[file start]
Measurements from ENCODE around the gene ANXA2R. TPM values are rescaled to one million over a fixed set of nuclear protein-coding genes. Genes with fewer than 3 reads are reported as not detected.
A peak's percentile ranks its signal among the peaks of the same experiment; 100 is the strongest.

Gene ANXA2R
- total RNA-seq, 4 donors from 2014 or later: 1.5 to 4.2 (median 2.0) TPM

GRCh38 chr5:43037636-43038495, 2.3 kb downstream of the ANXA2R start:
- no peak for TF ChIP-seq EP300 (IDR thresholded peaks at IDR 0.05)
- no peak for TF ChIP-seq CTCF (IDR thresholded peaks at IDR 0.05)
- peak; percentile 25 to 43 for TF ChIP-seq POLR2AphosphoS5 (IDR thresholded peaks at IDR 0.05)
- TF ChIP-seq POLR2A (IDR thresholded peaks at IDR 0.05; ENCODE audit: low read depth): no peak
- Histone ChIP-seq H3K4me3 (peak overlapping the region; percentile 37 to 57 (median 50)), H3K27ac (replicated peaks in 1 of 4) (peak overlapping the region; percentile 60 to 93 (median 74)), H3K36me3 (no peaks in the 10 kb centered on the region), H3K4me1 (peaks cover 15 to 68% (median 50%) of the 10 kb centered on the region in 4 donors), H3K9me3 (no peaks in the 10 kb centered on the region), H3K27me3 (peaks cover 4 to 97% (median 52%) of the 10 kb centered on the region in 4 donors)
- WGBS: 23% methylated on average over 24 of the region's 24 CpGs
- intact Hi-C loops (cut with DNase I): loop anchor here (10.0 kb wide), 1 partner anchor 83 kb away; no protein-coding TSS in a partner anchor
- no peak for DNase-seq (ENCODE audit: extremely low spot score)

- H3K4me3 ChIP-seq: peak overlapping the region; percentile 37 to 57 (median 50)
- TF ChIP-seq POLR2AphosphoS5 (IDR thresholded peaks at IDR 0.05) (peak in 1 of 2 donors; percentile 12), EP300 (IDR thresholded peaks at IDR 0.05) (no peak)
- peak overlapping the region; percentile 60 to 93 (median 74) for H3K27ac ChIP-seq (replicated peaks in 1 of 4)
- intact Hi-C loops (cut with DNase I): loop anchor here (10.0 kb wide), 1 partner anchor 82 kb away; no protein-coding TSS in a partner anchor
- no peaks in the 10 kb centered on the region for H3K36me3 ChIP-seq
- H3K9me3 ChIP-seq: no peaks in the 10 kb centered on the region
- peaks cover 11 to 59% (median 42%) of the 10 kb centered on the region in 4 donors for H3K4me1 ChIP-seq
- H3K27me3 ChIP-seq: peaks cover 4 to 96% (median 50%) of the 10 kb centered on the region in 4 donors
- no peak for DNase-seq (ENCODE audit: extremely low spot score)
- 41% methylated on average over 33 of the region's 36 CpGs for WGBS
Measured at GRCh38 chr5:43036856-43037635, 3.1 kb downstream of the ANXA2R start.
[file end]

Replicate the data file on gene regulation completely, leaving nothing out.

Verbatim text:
Measurements from ENCODE around the gene ANXA2R. TPM values are rescaled to one million over a fixed set of nuclear protein-coding genes. Genes with fewer than 3 reads are reported as not detected.
A peak's percentile ranks its signal among the peaks of the same experiment; 100 is the strongest.

Gene ANXA2R
- total RNA-seq, 4 donors from 2014 or later: 1.5 to 4.2 (median 2.0) TPM

GRCh38 chr5:43037636-43038495, 2.3 kb downstream of the ANXA2R start:
- no peak for TF ChIP-seq EP300 (IDR thresholded peaks at IDR 0.05)
- no peak for TF ChIP-seq CTCF (IDR thresholded peaks at IDR 0.05)
- peak; percentile 25 to 43 for TF ChIP-seq POLR2AphosphoS5 (IDR thresholded peaks at IDR 0.05)
- TF ChIP-seq POLR2A (IDR thresholded peaks at IDR 0.05; ENCODE audit: low read depth): no peak
- Histone ChIP-seq H3K4me3 (peak overlapping the region; percentile 37 to 57 (median 50)), H3K27ac (replicated peaks in 1 of 4) (peak overlapping the region; percentile 60 to 93 (median 74)), H3K36me3 (no peaks in the 10 kb centered on the region), H3K4me1 (peaks cover 15 to 68% (median 50%) of the 10 kb centered on the region in 4 donors), H3K9me3 (no peaks in the 10 kb centered on the region), H3K27me3 (peaks cover 4 to 97% (median 52%) of the 10 kb centered on the region in 4 donors)
- WGBS: 23% methylated on average over 24 of the region's 24 CpGs
- intact Hi-C loops (cut with DNase I): loop anchor here (10.0 kb wide), 1 partner anchor 83 kb away; no protein-coding TSS in a partner anchor
- no peak for DNase-seq (ENCODE audit: extremely low spot score)

- H3K4me3 ChIP-seq: peak overlapping the region; percentile 37 to 57 (median 50)
- TF ChIP-seq POLR2AphosphoS5 (IDR thresholded peaks at IDR 0.05) (peak in 1 of 2 donors; percentile 12), EP300 (IDR thresholded peaks at IDR 0.05) (no peak)
- peak overlapping the region; percentile 60 to 93 (median 74) for H3K27ac ChIP-seq (replicated peaks in 1 of 4)
- intact Hi-C loops (cut with DNase I): loop anchor here (10.0 kb wide), 1 partner anchor 82 kb away; no protein-coding TSS in a partner anchor
- no peaks in the 10 kb centered on the region for H3K36me3 ChIP-seq
- H3K9me3 ChIP-seq: no peaks in the 10 kb centered on the region
- peaks cover 11 to 59% (median 42%) of the 10 kb centered on the region in 4 donors for H3K4me1 ChIP-seq
- H3K27me3 ChIP-seq: peaks cover 4 to 96% (median 50%) of the 10 kb centered on the region in 4 donors
- no peak for DNase-seq (ENCODE audit: extremely low spot score)
- 41% methylated on average over 33 of the region's 36 CpGs for WGBS
Measured at GRCh38 chr5:43036856-43037635, 3.1 kb downstream of the ANXA2R start.